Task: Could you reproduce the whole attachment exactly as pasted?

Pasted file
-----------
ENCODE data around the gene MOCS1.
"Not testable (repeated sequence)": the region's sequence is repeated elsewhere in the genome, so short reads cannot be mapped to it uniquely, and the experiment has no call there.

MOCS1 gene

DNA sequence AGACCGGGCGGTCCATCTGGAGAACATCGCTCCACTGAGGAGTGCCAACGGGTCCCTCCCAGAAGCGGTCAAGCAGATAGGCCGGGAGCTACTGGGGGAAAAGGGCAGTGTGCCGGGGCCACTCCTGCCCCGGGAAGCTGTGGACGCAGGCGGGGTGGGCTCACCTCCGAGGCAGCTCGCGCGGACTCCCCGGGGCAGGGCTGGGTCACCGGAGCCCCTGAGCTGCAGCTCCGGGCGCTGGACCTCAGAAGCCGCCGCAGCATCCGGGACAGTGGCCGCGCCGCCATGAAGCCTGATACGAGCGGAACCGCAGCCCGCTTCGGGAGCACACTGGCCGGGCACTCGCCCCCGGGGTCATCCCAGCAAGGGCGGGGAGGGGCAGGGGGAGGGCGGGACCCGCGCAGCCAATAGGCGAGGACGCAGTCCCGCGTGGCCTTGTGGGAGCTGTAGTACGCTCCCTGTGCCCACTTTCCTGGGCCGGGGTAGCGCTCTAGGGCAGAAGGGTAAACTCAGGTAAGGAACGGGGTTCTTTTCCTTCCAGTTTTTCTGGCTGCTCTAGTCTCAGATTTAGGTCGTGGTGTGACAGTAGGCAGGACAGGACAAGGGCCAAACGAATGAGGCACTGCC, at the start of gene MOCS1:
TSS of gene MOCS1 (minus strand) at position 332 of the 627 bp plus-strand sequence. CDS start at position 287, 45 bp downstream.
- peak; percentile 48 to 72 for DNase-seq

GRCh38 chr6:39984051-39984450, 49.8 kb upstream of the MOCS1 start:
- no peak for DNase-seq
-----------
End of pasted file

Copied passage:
ENCODE data around the gene MOCS1.
"Not testable (repeated sequence)": the region's sequence is repeated elsewhere in the genome, so short reads cannot be mapped to it uniquely, and the experiment has no call there.

MOCS1 gene

DNA sequence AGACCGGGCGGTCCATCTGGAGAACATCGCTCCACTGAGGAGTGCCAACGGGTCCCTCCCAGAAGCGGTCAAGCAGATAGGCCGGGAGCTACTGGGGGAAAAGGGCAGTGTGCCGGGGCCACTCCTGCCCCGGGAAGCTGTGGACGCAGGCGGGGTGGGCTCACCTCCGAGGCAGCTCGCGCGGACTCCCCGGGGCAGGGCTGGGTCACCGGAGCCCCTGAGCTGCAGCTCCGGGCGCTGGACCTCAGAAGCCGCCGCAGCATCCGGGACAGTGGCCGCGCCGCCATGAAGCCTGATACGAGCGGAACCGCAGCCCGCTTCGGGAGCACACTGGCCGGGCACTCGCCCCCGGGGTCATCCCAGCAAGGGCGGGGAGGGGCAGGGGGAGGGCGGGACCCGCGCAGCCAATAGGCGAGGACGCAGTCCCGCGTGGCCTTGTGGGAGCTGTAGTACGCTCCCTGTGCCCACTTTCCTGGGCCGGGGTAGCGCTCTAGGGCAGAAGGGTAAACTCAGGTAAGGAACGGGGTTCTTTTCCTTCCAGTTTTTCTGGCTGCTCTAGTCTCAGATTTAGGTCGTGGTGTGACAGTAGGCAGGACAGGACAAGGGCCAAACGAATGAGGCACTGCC, at the start of gene MOCS1:
TSS of gene MOCS1 (minus strand) at position 332 of the 627 bp plus-strand sequence. CDS start at position 287, 45 bp downstream.
- peak; percentile 48 to 72 for DNase-seq

GRCh38 chr6:39984051-39984450, 49.8 kb upstream of the MOCS1 start:
- no peak for DNase-seq